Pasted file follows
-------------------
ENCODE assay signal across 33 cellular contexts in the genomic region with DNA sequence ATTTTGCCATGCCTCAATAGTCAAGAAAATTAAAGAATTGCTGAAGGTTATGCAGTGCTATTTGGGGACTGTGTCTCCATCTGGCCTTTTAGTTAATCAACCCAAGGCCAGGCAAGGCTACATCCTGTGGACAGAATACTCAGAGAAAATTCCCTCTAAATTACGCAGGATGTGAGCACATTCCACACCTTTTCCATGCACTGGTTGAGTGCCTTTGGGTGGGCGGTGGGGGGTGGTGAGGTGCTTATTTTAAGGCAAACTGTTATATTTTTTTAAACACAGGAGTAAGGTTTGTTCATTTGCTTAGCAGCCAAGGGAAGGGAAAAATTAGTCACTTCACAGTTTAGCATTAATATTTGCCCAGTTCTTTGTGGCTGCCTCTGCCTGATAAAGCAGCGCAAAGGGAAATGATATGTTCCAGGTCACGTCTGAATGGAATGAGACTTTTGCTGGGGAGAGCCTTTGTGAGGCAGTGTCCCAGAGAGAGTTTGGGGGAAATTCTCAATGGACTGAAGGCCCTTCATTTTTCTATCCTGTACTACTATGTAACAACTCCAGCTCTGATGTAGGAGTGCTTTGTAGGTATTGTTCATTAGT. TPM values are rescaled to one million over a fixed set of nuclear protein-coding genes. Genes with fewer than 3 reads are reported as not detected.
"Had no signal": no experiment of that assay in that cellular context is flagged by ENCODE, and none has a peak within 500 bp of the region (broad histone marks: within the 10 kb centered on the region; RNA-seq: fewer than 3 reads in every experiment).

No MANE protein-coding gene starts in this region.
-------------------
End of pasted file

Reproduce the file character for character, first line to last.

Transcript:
ENCODE assay signal across 33 cellular contexts in the genomic region with DNA sequence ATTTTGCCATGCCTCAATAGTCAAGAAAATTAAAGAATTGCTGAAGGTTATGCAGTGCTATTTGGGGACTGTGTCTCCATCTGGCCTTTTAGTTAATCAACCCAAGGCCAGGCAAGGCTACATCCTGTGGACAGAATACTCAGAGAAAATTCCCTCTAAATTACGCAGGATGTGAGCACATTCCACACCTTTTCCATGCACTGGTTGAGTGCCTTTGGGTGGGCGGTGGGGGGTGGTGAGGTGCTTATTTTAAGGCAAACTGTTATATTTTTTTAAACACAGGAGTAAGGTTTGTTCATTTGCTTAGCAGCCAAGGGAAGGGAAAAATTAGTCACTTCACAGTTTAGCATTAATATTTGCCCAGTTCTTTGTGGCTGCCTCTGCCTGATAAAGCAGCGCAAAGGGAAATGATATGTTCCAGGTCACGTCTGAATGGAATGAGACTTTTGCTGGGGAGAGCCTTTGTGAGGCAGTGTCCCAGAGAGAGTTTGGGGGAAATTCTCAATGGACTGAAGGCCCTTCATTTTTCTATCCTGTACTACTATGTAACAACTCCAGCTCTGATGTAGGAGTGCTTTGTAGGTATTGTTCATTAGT. TPM values are rescaled to one million over a fixed set of nuclear protein-coding genes. Genes with fewer than 3 reads are reported as not detected.
"Had no signal": no experiment of that assay in that cellular context is flagged by ENCODE, and none has a peak within 500 bp of the region (broad histone marks: within the 10 kb centered on the region; RNA-seq: fewer than 3 reads in every experiment).

No MANE protein-coding gene starts in this region.